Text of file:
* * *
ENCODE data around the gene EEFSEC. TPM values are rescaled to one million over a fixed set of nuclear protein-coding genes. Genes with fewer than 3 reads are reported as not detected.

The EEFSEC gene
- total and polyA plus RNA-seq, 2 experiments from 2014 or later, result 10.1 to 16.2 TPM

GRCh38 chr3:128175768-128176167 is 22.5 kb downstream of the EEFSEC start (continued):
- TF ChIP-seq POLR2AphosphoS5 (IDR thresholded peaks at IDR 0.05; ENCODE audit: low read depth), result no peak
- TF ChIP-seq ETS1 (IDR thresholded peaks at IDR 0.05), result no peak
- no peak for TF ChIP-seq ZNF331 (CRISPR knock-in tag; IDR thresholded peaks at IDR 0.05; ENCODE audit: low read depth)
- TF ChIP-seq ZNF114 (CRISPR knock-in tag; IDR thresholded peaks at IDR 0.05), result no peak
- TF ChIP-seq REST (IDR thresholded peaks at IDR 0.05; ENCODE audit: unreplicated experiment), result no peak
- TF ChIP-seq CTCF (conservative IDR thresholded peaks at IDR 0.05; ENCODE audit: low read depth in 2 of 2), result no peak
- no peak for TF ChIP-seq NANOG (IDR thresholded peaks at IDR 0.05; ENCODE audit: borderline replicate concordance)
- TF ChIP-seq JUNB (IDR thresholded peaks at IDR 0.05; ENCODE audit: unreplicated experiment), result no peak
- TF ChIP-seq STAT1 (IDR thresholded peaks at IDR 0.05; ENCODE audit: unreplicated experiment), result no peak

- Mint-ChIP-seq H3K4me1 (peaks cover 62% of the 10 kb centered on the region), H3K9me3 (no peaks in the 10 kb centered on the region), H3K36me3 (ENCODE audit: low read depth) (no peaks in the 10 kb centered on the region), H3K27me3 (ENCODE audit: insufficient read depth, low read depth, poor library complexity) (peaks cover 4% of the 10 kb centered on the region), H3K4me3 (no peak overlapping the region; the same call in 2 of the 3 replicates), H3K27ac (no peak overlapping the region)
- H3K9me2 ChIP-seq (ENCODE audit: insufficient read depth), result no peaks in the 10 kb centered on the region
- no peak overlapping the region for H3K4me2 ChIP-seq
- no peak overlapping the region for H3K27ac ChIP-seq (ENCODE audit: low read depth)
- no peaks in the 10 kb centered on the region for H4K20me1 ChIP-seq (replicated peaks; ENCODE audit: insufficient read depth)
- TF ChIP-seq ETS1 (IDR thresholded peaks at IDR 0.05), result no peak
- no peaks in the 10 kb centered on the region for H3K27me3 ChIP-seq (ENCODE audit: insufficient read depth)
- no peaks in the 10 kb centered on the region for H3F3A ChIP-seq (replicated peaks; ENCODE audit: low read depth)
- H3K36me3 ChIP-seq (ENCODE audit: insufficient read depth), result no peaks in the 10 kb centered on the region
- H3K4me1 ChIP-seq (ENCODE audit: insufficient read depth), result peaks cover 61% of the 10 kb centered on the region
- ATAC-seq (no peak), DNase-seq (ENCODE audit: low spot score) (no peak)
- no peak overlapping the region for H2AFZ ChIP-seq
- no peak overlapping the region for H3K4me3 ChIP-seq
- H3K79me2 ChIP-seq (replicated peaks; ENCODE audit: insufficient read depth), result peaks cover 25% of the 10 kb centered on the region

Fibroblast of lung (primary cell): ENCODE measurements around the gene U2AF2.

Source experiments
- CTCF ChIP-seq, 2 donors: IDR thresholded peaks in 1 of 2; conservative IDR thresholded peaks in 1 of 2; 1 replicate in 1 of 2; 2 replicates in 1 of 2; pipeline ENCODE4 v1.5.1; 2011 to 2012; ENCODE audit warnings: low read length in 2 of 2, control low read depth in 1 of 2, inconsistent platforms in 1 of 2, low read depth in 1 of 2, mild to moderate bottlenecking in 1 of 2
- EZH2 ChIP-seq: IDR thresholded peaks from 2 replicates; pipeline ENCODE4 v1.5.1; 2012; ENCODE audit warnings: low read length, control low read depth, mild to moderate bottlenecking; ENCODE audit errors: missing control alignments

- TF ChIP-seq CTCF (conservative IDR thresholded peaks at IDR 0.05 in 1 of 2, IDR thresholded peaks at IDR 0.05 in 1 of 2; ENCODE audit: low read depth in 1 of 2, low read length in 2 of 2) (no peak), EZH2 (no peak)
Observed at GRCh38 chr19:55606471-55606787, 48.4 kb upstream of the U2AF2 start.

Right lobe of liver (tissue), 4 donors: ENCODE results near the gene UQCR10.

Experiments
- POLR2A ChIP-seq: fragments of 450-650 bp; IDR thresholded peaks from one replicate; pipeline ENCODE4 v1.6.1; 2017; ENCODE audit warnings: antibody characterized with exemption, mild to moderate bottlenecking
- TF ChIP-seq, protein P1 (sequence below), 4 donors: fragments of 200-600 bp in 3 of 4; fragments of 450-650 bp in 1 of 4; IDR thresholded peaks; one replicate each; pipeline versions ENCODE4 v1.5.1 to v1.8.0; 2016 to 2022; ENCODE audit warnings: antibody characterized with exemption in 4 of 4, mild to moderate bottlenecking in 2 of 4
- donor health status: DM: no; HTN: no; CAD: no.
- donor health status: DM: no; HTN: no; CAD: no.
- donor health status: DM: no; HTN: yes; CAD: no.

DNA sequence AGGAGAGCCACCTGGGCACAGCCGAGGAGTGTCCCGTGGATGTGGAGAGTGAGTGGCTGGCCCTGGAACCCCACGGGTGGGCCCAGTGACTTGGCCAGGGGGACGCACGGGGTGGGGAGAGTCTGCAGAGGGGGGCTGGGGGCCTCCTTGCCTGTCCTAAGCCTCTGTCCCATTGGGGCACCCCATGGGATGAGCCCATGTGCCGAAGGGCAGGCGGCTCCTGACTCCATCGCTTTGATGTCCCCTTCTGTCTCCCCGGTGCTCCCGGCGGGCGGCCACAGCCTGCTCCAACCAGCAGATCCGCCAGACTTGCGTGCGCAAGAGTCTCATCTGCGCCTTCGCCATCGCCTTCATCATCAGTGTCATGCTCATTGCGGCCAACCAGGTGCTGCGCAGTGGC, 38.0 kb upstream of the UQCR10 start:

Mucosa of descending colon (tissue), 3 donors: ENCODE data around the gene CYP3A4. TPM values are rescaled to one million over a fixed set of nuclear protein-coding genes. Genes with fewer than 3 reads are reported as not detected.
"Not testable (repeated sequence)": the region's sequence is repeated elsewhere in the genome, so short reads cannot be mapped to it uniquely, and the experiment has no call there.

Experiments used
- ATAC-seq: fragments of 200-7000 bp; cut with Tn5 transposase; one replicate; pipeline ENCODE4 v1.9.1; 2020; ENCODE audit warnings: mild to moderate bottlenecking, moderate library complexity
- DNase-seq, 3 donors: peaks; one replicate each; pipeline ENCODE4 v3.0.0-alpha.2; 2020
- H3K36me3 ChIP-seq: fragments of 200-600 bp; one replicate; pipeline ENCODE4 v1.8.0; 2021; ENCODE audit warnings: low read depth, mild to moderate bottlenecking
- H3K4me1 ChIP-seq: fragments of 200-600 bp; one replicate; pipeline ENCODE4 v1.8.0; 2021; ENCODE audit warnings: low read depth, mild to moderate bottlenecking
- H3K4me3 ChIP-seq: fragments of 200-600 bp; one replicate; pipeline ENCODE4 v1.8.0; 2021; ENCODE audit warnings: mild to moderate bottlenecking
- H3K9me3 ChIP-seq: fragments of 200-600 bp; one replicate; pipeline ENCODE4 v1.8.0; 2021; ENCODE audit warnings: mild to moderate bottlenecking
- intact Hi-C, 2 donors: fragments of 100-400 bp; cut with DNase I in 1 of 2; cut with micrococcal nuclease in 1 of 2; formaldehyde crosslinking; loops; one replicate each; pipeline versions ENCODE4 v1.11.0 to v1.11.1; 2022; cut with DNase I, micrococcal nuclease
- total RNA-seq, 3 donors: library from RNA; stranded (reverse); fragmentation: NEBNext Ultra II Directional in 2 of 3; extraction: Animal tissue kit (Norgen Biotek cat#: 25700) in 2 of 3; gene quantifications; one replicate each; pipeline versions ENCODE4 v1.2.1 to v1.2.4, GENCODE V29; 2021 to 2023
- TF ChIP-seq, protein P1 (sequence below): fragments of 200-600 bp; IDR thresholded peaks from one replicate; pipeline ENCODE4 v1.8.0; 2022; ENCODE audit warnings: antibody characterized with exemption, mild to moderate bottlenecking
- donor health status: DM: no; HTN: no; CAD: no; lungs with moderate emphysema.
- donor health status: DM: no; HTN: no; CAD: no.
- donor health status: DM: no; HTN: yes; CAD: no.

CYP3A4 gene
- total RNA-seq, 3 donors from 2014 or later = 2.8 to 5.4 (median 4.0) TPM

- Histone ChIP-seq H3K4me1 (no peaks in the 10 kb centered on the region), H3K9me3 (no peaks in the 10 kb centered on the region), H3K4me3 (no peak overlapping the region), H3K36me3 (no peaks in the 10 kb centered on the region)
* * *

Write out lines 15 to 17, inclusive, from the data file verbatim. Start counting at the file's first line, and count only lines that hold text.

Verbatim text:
- H3K9me2 ChIP-seq (ENCODE audit: insufficient read depth), result no peaks in the 10 kb centered on the region
- no peak overlapping the region for H3K4me2 ChIP-seq
- no peak overlapping the region for H3K27ac ChIP-seq (ENCODE audit: low read depth)